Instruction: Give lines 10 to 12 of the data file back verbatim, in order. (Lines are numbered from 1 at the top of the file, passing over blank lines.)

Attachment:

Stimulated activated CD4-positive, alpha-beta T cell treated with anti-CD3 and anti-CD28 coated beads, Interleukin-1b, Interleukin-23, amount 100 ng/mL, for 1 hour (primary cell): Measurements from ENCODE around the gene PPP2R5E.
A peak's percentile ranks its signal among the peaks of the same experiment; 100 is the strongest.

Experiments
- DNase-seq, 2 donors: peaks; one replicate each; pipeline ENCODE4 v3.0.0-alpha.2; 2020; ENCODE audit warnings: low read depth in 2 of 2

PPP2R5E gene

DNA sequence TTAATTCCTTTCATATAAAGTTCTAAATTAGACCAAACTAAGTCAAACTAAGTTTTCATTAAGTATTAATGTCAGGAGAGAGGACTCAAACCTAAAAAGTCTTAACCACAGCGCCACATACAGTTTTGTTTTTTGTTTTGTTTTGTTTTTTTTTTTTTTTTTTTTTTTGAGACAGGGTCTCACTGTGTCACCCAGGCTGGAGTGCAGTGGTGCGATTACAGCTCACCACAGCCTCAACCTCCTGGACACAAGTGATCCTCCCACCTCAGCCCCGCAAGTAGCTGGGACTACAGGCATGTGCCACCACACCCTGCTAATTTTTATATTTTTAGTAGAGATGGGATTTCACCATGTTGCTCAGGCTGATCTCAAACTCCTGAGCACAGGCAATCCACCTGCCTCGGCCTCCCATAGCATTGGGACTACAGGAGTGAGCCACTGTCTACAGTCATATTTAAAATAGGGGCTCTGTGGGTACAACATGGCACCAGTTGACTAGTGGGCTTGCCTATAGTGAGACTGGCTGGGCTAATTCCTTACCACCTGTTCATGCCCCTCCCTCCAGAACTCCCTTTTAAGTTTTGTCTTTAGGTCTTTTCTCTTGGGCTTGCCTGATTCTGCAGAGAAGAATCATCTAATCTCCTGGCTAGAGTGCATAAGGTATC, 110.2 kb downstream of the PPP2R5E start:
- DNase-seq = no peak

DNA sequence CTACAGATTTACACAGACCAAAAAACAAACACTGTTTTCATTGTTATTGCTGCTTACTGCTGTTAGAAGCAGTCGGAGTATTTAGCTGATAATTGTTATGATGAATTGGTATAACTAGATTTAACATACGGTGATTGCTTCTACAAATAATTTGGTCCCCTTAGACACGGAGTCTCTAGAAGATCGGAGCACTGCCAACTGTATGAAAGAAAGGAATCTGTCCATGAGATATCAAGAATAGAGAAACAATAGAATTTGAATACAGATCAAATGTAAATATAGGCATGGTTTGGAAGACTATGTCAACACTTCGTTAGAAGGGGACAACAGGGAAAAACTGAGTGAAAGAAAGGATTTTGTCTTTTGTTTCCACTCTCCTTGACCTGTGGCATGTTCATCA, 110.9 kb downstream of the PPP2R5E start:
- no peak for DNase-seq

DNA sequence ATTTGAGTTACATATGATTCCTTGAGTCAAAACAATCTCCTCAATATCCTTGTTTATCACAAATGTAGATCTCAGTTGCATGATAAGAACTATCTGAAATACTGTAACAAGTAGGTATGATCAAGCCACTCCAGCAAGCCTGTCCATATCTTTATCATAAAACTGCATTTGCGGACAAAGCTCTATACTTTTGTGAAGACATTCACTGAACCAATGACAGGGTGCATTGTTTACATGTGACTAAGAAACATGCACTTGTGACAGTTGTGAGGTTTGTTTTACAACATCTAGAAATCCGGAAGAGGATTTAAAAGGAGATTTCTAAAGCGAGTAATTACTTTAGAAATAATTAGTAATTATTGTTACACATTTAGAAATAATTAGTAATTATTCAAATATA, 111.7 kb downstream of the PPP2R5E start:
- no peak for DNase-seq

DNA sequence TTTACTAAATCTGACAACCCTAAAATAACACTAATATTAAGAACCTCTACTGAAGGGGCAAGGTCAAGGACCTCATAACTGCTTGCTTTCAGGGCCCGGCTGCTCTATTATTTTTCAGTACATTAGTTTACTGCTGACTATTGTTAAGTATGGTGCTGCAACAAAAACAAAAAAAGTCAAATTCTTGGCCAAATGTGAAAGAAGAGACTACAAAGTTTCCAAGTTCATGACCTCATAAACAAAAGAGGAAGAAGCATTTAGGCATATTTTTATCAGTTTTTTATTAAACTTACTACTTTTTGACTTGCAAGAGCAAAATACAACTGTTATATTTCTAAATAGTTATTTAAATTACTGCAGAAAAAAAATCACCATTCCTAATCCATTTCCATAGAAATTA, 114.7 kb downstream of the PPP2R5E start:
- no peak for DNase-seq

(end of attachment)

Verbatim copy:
DNA sequence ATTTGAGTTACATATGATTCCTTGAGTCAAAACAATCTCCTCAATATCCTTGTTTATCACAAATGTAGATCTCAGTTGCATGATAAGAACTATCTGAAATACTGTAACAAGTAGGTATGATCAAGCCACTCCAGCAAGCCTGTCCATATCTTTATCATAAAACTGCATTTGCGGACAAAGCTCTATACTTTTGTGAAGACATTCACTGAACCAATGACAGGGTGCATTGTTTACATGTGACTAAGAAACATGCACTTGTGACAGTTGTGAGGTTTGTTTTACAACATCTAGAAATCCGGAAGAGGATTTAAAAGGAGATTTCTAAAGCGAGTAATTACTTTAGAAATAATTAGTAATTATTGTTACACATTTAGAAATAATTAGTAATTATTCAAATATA, 111.7 kb downstream of the PPP2R5E start:
- no peak for DNase-seq

DNA sequence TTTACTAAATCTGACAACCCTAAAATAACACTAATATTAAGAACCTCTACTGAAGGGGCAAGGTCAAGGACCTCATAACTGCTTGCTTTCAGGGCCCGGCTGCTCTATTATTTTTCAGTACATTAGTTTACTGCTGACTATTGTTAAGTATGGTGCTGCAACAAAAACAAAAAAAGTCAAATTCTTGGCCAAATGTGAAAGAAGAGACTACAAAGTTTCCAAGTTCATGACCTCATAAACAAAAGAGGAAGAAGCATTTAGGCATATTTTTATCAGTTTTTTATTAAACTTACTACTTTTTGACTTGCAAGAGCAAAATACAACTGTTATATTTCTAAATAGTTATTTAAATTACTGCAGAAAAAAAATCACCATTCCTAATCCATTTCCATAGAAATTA, 114.7 kb downstream of the PPP2R5E start: